Morrow County seeks better data center tax deal with Amazon

By Antonio Sierra (OPB)
May 24, 2022 1:02 a.m.

County commissioner hopes next tax exemption deal will create more revenue for public services like nitrate clean-up.

One of Oregon’s smallest counties is in negotiations with one of the world’s largest companies to expand its presence there. The company’s largesse has led to a bevy of well-paid jobs, but county commissioners are hoping the next round of talks will lead to more money in public coffers.

Amazon Web Services has plans to build five new data centers in Eastern Oregon’s Morrow County, where it already has a sizable presence.


The subsidiary of the Seattle commerce giant provides cloud computing services to companies around the world, but it needs large data centers to house the servers that power it.

Morrow County Commissioner Jim Doherty explained why a county of 11,000 people would be attractive to a company like Amazon: cheap power, access to water and plenty of land.

Other large tech companies like Google and Facebook have flocked to rural Oregon to take advantage of those features as well as a favorable tax environment. Amazon is no different.

Starting in 2012, Amazon Web Services signed several property tax agreements with the Columbia River Enterprise Zone, a joint effort between the county, the Port of Morrow and sometimes local cities.

In exchange for exempting Amazon from property taxes for five or even 15 years, the company would make predetermined payments to the county and promise to offer jobs above the average annual wage in Morrow County, in addition to other considerations.

But a decade into their partnership, Doherty isn’t sure the rising tide has lifted all boats. While the commissioners were working on the county budget, he said they learned from local food pantries and the county justice court that the need for financial assistance was growing.


Doherty said he doesn’t blame Amazon for the previous enterprise zone agreements. But the county could use greater contributions from Amazon to pay for public services like road repair and addressing the county’s groundwater nitrate levels.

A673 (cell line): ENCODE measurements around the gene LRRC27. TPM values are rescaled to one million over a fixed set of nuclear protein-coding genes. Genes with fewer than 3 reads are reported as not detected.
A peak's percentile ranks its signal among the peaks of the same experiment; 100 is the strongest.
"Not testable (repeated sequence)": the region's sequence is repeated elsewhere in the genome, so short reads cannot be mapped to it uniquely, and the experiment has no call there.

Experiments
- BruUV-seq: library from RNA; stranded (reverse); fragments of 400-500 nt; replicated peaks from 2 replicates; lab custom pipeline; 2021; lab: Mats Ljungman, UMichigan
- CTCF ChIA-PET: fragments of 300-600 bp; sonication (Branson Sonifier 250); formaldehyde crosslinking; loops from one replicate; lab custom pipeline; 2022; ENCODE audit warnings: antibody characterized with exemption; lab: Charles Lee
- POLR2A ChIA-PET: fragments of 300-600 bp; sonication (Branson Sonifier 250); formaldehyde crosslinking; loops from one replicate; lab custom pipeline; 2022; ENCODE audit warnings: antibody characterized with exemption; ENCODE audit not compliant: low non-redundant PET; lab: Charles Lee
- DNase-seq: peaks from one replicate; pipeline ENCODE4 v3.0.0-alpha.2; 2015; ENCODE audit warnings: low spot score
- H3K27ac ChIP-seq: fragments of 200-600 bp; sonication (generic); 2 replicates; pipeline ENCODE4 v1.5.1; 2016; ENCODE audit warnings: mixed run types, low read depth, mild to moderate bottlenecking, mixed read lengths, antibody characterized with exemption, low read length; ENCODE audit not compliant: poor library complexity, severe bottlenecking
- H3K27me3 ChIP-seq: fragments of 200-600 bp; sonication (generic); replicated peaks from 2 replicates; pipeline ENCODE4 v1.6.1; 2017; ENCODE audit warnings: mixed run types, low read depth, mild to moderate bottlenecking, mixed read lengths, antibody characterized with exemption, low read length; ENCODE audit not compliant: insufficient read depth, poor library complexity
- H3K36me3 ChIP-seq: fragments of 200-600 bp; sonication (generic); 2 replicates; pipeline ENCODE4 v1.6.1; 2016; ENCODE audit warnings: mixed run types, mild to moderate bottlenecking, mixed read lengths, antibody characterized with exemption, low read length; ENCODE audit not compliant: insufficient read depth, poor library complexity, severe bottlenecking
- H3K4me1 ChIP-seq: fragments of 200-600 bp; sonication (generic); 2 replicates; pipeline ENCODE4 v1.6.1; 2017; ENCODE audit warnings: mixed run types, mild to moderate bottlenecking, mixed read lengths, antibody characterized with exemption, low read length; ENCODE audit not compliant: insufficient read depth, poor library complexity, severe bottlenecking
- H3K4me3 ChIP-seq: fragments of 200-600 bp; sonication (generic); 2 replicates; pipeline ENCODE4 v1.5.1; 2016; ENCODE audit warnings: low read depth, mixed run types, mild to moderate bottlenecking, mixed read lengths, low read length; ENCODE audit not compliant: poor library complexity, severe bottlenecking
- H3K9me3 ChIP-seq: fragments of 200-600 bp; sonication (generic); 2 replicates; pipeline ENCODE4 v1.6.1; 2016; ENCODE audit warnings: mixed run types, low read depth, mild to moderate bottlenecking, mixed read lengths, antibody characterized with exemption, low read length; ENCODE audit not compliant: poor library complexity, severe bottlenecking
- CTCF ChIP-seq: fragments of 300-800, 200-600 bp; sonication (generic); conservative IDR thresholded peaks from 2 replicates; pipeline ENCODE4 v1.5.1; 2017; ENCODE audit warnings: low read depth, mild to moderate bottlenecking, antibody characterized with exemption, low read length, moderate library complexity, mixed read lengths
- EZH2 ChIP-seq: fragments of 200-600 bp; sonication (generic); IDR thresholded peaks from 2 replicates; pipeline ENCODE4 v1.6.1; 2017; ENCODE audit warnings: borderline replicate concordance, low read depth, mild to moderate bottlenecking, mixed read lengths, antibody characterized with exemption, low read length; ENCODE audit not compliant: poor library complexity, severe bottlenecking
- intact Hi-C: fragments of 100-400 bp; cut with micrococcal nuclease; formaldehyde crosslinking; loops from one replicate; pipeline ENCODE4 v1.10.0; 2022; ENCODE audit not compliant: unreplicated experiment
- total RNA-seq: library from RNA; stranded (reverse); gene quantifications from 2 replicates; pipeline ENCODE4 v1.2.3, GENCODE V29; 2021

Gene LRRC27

As a part of their preparation for negotiations, the commissioners hired outside legal counsel to assist them.

“If we’re not lifting everybody up, if we’re just getting the front end and making the rich richer, that there is something else that needs to be done,” Doherty said. “And so we needed to slow down and take a much more holistic approach.”

Property tax records show the chasm between what Amazon’s property is worth and what it’s paying in taxes is wide. According to the Morrow County Assessment and Tax Department, the $11.5 million Amazon paid in property taxes during the 2021-22 fiscal year was the highest in the county, three times as much as the next highest taxpayer.

But those taxes were paid on property worth $4.4 billion in real market value. The value of the second place company’s property is $208 million.

Further boosted by a shift to online services during the pandemic, Amazon Web Services has grown to become a significant part of its parent company’s business. In 2021, Amazon Web Services reported $62.2 billion in revenue, up from $45.4 billion the year before.

While noting that the county “couldn’t give away the farm,” Commissioner Don Russell highlighted the benefits Amazon brought to Morrow County.

Although he’s not involved with this round of negotiations, Russell said he’s been involved with previous enterprise zone talks as both a port commissioner and county commissioner.

Russell said Amazon has helped the county evolve the local economy from one mainly focused on agriculture to a place where residents can grab tech jobs that pay more than $80,000 per year.

Amazon Web Services did not respond to an email requesting comment.


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